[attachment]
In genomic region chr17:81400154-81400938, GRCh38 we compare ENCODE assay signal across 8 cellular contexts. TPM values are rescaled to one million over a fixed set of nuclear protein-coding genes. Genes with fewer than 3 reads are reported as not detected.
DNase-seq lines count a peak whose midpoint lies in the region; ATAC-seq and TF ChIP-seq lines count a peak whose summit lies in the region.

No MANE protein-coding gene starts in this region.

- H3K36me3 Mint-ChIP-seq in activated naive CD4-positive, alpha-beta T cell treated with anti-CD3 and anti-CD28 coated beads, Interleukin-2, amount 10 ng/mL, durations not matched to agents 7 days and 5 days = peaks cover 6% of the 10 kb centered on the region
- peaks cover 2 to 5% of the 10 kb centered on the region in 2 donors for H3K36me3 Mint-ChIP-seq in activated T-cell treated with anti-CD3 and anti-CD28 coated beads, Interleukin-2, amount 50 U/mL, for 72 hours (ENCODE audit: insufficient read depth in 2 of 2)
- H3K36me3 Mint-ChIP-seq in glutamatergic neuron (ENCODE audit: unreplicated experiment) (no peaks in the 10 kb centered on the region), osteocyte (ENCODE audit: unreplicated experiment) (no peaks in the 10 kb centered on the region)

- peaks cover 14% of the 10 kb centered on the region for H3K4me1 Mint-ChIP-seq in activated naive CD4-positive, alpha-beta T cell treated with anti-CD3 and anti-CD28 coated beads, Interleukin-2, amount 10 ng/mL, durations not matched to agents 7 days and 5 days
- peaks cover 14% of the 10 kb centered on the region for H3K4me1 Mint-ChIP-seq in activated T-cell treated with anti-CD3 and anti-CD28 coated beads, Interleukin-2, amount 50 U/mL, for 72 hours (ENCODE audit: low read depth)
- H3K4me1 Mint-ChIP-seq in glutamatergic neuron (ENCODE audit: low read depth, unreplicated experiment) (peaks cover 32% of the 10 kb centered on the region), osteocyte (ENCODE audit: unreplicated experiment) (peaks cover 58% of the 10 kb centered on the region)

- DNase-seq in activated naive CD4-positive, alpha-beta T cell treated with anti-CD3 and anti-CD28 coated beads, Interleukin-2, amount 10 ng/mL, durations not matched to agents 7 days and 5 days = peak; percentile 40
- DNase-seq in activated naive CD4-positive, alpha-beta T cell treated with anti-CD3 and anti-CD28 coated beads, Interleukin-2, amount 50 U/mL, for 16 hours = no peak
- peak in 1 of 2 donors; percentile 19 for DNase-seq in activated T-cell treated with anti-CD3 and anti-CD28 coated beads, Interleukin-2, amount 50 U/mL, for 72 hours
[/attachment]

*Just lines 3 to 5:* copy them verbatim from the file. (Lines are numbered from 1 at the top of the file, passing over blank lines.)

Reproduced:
No MANE protein-coding gene starts in this region.

- H3K36me3 Mint-ChIP-seq in activated naive CD4-positive, alpha-beta T cell treated with anti-CD3 and anti-CD28 coated beads, Interleukin-2, amount 10 ng/mL, durations not matched to agents 7 days and 5 days = peaks cover 6% of the 10 kb centered on the region
- peaks cover 2 to 5% of the 10 kb centered on the region in 2 donors for H3K36me3 Mint-ChIP-seq in activated T-cell treated with anti-CD3 and anti-CD28 coated beads, Interleukin-2, amount 50 U/mL, for 72 hours (ENCODE audit: insufficient read depth in 2 of 2)